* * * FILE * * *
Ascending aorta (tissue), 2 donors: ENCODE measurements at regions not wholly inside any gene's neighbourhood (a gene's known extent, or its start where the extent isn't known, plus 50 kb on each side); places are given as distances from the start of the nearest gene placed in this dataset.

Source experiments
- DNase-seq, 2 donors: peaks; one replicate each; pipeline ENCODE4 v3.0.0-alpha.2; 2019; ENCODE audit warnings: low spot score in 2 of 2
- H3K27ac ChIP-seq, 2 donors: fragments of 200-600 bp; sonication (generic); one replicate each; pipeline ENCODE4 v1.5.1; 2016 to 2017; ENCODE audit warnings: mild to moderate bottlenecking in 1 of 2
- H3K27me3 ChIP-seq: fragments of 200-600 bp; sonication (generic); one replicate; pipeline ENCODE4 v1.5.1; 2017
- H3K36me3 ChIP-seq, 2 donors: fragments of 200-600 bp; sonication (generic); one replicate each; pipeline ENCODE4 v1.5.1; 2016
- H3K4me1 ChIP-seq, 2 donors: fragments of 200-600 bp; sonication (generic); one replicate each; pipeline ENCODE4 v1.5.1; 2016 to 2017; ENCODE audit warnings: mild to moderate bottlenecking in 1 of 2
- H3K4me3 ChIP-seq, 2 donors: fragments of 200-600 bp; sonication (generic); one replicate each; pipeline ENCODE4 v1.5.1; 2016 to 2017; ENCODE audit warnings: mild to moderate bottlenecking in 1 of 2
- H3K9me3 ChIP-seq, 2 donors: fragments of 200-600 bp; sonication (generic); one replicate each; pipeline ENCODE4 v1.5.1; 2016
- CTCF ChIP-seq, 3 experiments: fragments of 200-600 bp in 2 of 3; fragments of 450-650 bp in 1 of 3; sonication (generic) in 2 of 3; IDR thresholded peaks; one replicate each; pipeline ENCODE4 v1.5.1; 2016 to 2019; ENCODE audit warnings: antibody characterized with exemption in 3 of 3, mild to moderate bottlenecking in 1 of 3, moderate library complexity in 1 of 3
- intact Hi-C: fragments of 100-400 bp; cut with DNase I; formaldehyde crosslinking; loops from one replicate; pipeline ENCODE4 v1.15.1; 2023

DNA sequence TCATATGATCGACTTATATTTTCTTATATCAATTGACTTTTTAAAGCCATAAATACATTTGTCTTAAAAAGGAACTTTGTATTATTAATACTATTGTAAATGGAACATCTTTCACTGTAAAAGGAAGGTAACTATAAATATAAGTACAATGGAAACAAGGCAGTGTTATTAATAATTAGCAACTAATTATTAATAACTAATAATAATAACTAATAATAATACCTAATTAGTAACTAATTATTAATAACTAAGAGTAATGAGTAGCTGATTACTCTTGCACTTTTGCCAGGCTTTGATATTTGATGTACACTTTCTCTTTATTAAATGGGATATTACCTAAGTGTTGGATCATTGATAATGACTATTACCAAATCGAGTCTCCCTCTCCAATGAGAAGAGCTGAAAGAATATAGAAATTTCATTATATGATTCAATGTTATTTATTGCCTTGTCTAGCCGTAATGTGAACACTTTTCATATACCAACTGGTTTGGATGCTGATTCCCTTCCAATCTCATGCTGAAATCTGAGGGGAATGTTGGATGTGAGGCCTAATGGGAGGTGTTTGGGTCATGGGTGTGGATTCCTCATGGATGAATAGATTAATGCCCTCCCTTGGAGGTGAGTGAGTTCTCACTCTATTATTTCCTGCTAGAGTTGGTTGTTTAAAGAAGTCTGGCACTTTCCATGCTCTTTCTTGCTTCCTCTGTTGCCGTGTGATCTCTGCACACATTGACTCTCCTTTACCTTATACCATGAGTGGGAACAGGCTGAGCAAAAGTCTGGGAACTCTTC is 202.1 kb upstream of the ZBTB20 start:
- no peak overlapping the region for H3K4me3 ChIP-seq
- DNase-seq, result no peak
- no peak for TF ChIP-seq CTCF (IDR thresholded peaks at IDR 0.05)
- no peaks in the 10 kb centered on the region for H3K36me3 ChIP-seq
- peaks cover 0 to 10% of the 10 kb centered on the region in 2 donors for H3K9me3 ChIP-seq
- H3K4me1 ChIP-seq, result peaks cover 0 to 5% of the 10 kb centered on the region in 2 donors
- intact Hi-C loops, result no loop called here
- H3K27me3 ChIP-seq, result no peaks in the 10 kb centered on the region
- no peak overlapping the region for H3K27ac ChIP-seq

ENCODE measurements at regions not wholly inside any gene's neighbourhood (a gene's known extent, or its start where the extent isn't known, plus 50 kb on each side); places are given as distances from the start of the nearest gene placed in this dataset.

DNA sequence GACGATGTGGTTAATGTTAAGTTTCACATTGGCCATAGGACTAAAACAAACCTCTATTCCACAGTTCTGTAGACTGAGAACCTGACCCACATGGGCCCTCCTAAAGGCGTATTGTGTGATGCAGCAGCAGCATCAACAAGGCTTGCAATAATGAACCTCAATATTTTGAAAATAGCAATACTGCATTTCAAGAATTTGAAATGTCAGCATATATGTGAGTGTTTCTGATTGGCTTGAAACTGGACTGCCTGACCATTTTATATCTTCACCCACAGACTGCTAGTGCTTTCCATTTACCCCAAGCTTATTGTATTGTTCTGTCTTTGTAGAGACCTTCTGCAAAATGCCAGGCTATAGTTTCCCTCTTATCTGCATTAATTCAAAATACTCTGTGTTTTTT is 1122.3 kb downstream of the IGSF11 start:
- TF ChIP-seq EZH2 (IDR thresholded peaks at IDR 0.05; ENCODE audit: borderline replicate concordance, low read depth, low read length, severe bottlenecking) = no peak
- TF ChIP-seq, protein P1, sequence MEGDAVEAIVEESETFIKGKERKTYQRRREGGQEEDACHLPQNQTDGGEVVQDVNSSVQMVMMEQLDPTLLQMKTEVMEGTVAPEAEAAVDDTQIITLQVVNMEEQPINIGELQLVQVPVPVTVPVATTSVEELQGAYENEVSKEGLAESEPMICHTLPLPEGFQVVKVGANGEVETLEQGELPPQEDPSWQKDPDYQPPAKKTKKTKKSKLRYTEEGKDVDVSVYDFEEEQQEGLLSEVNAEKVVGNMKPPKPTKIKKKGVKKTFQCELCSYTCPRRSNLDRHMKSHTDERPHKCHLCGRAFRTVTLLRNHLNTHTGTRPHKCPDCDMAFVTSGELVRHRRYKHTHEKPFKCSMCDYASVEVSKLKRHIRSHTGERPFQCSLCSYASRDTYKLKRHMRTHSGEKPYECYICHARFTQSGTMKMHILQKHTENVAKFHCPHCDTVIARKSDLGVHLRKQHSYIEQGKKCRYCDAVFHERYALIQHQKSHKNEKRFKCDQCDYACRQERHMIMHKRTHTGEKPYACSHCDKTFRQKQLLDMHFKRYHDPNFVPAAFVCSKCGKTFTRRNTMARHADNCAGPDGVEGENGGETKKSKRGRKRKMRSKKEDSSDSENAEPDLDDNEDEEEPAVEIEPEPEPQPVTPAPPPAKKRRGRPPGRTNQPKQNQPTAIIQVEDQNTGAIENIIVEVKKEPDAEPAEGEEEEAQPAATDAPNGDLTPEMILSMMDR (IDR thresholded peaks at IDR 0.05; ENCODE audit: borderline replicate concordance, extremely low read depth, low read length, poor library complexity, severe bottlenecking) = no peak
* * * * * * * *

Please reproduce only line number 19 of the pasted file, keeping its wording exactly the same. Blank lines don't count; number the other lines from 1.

- intact Hi-C loops, result no loop called here